Showrunner Kahane Cooperman on Amazon’s The New Yorker Presents
The New Yorker Presents, a 10-episode half-hour series that debuted February 16 on Amazon Prime, brings the venerable magazine, The New Yorker, to life through a cinematic smorgasbord of short documentaries, narrative films, poetry readings, animated spots and more based on the publication’s content. Produced by award-winning documentarian Alex Gibney’s Jigsaw Productions and Condé Nast Entertainment, The New Yorker Presents boasts a distinguished crew and cast, including directors Jonathan Demme, Lucy Walker and Michael Slovis, and actors Alan Cumming, Andrew Garfield and Paul Giamatti. The show premiered with sold-out screenings at the Sundance Film Festival this past January, and garnered a Critics Consensus on Rotten Tomatoes calling it “classy, polished, and culturally educational.”
At the helm is showrunner Kahane Cooperman, who came on board just a few days after The Daily Show with Jon Stewart, where she spent almost two decades and rose through the ranks to become co-executive producer, bid adieu to its audience. Highly skilled in television production, Cooperman is also no stranger to filmmaking. She studied the craft at Columbia University, began her career at Maysles Films, and has produced and/or directed several documentaries, including Cool Water and Making Dazed. The Credits spoke with Cooperman about The New Yorker Presents shortly after its debut. Excerpts from the interview follow.
How would you describe The New Yorker Presents?
When I first came onto the show, the pilot had already been made, and if you read the description of it, it said docu-series, and I’m like this just isn’t a docu-series. I mean there’s nonfiction in it, but there’s so much more…the way we’re looking at it…it’s a new form of newsmagazine show. We’re not trying to create The New Yorker and just take pieces and visualize them. We want to start with those pieces and then let these filmmakers take them to another place.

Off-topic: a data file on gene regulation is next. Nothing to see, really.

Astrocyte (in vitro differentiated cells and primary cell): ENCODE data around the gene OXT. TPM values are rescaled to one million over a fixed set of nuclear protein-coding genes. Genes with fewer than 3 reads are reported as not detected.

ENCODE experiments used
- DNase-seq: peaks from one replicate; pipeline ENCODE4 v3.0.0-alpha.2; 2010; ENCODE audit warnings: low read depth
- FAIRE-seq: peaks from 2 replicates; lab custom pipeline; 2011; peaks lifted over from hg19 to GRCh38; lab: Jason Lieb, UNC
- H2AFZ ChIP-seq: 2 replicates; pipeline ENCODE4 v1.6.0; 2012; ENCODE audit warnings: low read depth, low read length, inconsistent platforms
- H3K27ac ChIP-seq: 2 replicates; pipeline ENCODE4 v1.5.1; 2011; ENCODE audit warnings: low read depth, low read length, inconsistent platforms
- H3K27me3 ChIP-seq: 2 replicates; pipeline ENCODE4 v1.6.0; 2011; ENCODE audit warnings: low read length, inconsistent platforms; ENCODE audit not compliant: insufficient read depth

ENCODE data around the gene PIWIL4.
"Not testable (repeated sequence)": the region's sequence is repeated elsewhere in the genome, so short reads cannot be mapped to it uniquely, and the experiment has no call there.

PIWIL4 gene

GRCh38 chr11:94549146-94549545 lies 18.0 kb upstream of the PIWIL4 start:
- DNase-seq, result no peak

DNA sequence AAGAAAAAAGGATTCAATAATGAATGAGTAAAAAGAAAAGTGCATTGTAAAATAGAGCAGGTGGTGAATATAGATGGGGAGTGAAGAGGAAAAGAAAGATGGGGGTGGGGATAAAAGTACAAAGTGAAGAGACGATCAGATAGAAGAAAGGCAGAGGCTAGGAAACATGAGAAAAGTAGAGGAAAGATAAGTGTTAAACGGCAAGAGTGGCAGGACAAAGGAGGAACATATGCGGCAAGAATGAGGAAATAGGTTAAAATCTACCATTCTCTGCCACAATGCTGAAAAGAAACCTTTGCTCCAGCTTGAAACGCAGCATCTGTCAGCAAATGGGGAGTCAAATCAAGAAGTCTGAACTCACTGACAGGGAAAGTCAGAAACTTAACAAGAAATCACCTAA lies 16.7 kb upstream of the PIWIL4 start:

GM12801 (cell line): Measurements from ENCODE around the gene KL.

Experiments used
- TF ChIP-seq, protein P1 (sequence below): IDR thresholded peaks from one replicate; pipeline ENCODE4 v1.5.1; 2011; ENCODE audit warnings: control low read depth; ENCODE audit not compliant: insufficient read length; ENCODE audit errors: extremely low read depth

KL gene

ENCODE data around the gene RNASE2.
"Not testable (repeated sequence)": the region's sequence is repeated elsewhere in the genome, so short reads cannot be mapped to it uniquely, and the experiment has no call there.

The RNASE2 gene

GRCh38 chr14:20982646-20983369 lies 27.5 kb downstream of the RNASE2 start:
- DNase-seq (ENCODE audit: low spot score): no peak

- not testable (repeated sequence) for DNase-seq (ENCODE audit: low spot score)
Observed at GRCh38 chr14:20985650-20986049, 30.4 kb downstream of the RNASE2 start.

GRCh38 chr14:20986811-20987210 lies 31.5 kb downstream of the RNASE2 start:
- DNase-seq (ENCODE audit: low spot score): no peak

How far back do some of the stories go? How many stories or issues did the team wind up reading?
All in all hundreds of issues were read and hundreds of articles. We have access, believe it or not, all the way back to the very first edition of the magazine in 1925, so it’s hard not to be overwhelmed. It’s also challenging, especially in the first season where you’re figuring out sort of who you are and how to do this, to go back to some of the much older material and find the right way to do it. So I have a lot of ideas that I hope to implement if we get a season two. But for season one, the farthest back we went was, I believe, about 16 years.
Were there certain criteria in terms of the pieces you selected?
Number one was, obviously, we were looking for really compelling stories and a range of subjects and a diversity of voices. We just wanted to be hearing different perspectives from all different kinds of people on all different topics, which is pretty easy to find in The New Yorker. But then you have to narrow it down to stories that are conducive to film. Not every story is easily visualized… So we also had to look at it from a [filmmaking] point of view and how will this work. And then there were also logistical things, and that we would find out along the way. Like we might have been incredibly interested in one article only to find out that it had already been optioned for a feature film. But once we sort of narrowed it down to what I call a menu—my idea was to create a menu of stories that we could present to filmmakers, that they could literally look at this menu and be like ‘Oh, my God, that’s a subject that I want to make a film about’ and be incredibly excited about it… And with the filmmakers and the stories that we were showing them, we also said, ‘You know, if none of these excite you, let us know and we’ll give you some more options, or if you’ve read something recently or there’s a story that you remember, let us know, we’ll look into it.’
What was the main challenge behind ensuring a fine balance of content and length for each episode?
For our centerpiece films, which are the films that were made by these acclaimed outside filmmakers, we didn’t have an exact to the minute. We had a range. I think we asked them to come in somewhere between either 12 or 13 to 15 minutes. We want the filmmakers to run with the essence of that piece, that article, or something from that article and expand on it and sort of make it their own, so that’s what I mean when I say we’re not looking to recreate to a T what you’ve already read in the articles.
You have well-known filmmakers like Jonathan Demme on board. Did any filmmakers learn about the project and seek you guys out, or was it just a matter of you picking who you wanted to work with and then going to them?